Researchers from the University of California San Francisco have made a breakthrough in regenerative medicine by engineering “cellular glue” molecules that can directly bond tissues.
The team produced customized adhesion molecules that bound select cells predictably, giving them control over the regenerative potential of the body. The artificial adhesion molecules come in two parts: one sits outside the cell and determines which other cells it binds to, while the other sits inside and determines the strength of the bond.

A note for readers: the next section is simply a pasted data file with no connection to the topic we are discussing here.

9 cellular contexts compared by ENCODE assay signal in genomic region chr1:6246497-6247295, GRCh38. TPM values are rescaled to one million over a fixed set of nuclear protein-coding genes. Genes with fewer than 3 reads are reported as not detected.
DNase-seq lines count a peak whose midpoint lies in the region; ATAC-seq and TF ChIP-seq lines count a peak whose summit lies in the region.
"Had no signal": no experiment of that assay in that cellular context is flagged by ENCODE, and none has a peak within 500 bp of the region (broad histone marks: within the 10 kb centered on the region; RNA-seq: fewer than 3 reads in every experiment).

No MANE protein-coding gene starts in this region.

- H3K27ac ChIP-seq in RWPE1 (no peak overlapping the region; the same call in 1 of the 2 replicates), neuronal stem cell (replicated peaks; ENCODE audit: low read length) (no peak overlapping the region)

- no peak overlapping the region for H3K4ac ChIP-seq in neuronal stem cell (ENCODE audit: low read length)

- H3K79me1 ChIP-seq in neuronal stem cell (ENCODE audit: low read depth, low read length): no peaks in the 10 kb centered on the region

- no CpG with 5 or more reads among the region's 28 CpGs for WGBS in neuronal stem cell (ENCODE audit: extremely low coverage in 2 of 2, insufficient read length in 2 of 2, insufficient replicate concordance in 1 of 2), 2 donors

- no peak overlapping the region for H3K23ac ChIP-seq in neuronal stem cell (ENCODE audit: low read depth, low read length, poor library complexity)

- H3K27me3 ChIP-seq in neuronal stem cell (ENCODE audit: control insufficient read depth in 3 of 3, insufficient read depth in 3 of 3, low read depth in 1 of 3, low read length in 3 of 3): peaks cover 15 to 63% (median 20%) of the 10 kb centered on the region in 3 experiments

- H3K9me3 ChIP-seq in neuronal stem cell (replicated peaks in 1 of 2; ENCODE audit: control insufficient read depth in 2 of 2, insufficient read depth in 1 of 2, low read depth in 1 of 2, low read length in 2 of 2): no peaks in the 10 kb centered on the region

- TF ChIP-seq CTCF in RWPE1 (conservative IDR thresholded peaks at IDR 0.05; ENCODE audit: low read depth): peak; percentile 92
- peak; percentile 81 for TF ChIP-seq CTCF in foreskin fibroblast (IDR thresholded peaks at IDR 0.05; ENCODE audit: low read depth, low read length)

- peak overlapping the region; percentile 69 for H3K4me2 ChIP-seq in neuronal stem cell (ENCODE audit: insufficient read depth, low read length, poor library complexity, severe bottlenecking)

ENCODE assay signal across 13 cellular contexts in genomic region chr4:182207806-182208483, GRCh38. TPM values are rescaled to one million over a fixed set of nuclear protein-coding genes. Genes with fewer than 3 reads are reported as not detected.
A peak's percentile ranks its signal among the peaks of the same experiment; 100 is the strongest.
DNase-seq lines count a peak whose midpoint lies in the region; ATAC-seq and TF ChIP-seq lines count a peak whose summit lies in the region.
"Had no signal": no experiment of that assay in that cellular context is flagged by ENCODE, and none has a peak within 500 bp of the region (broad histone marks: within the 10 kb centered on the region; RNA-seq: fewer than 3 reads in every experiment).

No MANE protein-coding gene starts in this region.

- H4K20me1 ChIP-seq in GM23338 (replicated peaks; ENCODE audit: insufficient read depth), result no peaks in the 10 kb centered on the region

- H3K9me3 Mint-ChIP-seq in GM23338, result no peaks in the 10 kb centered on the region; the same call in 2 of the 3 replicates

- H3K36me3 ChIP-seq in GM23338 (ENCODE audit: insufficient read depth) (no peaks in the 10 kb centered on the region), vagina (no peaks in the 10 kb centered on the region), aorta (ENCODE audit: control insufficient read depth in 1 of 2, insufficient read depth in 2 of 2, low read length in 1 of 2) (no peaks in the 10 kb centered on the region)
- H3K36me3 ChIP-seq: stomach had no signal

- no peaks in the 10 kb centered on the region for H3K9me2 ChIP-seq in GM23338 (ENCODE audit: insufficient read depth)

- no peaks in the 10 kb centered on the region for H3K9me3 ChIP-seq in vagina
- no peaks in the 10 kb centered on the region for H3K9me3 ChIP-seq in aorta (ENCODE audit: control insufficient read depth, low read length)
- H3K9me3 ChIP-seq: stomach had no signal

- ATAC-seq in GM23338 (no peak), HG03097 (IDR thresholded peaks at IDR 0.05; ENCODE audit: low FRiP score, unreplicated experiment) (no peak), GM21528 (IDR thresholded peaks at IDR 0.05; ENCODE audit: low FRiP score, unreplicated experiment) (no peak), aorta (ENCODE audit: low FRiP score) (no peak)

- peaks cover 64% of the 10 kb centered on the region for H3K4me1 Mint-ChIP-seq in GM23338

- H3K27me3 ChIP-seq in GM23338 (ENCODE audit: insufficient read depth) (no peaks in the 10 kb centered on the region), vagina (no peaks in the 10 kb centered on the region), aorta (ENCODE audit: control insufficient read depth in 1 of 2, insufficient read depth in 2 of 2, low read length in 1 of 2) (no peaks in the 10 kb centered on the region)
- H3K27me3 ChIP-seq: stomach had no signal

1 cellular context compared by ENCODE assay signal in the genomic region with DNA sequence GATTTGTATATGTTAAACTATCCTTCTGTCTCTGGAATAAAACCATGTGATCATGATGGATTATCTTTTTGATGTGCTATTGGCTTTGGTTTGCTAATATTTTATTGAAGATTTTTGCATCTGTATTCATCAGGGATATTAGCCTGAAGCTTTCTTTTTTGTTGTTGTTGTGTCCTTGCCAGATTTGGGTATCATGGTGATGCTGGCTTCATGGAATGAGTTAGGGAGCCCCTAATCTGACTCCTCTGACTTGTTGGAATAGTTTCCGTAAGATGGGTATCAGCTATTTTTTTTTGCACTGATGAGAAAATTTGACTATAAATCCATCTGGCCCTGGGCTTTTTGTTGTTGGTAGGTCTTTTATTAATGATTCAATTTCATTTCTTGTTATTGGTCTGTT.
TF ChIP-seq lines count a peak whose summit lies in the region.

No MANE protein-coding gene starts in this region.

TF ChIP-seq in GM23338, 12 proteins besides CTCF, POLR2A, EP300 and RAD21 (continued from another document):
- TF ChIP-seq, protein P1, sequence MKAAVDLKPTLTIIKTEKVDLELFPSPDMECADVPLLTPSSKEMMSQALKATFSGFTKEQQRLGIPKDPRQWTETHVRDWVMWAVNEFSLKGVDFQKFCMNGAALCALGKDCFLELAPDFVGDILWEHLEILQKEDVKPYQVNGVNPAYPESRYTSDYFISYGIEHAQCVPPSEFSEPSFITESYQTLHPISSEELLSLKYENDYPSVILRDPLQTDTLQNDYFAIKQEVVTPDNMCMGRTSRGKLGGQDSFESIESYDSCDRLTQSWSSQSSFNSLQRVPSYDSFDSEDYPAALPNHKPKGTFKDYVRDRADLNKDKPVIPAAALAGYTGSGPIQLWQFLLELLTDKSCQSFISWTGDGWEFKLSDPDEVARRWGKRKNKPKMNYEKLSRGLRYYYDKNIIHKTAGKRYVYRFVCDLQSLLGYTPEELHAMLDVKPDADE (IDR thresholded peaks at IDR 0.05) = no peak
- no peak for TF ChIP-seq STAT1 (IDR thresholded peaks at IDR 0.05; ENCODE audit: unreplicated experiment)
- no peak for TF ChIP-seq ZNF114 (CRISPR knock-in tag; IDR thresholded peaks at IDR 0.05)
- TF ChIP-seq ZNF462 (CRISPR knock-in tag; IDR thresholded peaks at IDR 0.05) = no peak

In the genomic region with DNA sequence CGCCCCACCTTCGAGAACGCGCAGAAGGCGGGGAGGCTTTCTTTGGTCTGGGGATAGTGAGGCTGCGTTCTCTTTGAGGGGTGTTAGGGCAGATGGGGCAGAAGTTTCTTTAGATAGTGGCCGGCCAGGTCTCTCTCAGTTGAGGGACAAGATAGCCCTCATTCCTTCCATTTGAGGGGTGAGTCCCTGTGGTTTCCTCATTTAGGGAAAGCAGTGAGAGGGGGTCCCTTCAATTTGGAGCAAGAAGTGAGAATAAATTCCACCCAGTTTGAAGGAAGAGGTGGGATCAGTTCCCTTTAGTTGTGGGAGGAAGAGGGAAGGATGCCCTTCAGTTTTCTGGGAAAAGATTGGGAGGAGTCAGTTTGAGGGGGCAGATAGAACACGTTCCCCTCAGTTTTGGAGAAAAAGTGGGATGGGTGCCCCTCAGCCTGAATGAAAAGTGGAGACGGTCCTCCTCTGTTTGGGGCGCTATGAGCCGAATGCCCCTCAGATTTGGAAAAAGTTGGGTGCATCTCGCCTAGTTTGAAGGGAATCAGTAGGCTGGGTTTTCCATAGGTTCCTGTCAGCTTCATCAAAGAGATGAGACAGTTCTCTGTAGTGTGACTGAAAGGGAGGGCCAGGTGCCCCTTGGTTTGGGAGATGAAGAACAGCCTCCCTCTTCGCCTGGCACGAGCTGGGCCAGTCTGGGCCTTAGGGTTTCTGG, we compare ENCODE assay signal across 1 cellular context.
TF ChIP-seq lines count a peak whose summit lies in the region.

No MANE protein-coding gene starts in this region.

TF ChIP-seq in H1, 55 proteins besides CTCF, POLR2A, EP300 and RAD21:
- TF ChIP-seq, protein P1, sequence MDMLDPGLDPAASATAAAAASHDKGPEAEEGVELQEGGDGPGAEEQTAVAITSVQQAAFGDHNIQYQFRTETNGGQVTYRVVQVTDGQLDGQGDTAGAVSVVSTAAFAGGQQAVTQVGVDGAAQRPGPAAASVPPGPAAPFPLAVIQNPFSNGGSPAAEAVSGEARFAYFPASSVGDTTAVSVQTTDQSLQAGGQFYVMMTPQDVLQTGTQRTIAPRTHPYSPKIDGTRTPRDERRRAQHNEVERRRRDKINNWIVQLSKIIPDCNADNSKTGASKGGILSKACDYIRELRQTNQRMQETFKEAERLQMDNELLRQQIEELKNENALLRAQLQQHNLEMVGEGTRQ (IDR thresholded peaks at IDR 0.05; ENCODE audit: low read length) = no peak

This discovery paves the way for the creation of complex, solid organs like the liver or lungs, as well as more flexible structures like immune molecules. According to Wendell Lim, director of UCSF’s Cell Design Institute, “these tools could be really transformative.”